Today’s advice comes from Neil Blumenthal, co-founder of Warby Parker via Inc:
“We think of marketing at its core as branding and storytelling and we’ve managed to maintain this great trajectory with getting more and more press. But more important to that is the word of mouth that’s been accompanying it.”
Warby Parker, an online eyewear boutique disrupted the eyewear industry by offering glasses priced at $95 instead of what most other companies charge, often reaching $700. The reason glasses cost so much from other companies is because the majority of them are owned by one company—Luxottica—which has kept prices extremely high.
Blumenthal gives both the press and consumers a lot to talk about, which has contributed to the company’s success. Two major points of conversation are the affordable price Warby Parker glasses go for, and the strong social mission the company pursues with its buy a pair give a pair campaign.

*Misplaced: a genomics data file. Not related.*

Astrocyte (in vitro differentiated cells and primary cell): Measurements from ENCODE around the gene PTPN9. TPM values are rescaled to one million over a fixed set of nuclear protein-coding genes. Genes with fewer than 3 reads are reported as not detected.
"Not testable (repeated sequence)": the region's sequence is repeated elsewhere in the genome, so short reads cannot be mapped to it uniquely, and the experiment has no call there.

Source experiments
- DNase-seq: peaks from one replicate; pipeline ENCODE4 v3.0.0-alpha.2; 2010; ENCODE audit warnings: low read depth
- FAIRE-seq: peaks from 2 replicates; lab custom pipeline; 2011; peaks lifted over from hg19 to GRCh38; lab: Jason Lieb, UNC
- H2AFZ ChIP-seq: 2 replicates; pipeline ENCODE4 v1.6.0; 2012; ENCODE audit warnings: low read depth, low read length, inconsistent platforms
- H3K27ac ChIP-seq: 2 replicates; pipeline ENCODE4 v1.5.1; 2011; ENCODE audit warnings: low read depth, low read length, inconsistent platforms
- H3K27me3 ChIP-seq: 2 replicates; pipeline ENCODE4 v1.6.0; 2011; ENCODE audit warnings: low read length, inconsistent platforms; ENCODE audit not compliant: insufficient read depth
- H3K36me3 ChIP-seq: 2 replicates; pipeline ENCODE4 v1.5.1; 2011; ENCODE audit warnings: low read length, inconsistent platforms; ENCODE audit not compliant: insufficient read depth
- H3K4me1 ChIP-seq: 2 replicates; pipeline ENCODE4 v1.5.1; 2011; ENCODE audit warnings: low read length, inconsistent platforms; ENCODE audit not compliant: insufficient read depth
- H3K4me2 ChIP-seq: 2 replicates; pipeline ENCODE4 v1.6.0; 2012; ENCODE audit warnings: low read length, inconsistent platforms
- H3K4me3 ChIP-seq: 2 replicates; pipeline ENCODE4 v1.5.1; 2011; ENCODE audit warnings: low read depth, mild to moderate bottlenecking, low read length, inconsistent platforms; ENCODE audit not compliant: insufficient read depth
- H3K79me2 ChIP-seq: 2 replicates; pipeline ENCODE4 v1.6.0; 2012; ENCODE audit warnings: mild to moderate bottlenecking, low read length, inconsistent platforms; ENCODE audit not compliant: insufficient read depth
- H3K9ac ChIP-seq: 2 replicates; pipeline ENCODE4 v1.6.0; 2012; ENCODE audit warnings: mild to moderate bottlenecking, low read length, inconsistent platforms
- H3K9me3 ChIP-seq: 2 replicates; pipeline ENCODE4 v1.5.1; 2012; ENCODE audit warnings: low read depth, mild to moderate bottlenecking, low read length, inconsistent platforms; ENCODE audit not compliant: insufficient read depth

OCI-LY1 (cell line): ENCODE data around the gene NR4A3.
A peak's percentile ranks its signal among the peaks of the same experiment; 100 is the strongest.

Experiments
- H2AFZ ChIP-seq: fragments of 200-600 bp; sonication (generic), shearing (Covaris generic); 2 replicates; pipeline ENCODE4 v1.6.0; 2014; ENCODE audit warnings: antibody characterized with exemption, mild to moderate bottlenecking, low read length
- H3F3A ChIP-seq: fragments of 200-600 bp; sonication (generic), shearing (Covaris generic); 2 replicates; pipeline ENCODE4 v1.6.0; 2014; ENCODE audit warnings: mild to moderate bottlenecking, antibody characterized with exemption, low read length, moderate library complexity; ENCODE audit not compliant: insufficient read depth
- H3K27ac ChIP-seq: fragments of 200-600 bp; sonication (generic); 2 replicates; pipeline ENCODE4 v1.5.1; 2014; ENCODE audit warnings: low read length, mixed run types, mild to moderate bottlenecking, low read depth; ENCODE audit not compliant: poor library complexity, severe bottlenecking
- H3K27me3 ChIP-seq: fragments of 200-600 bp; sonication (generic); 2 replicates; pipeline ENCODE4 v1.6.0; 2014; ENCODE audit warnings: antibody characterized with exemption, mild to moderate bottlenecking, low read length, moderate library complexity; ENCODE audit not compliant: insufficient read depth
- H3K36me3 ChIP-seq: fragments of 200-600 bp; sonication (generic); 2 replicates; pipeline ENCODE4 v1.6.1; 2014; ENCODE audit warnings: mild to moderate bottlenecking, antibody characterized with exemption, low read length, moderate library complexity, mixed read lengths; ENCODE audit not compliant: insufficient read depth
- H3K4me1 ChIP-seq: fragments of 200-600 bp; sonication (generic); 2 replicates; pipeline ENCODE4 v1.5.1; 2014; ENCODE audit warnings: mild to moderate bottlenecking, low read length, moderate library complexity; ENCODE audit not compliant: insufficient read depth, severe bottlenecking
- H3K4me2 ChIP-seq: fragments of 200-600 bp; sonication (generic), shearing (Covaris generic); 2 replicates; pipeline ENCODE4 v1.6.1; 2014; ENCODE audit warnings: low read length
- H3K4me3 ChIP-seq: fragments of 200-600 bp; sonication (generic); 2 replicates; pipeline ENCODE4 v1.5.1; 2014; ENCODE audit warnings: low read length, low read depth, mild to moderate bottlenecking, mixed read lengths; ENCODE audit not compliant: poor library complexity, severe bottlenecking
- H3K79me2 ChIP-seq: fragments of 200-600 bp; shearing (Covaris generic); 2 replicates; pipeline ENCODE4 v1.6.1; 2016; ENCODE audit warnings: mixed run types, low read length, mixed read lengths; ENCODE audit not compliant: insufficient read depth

Blumenthal explains that sales continue to increase for a company when it has something interesting enough to talk about. If conversation can occur after media hype has subsided, your company will grow.
“What we’ll find is we’ll hit a huge spike when we’re in the New York Times for example. Typically when you get a spike in sales it usually drops down but what we found is it actually ended up being maintained and it actually created a steep function because all of those new customers were telling more customers. What are those reasons that you can give people to talk about your brand or company?”
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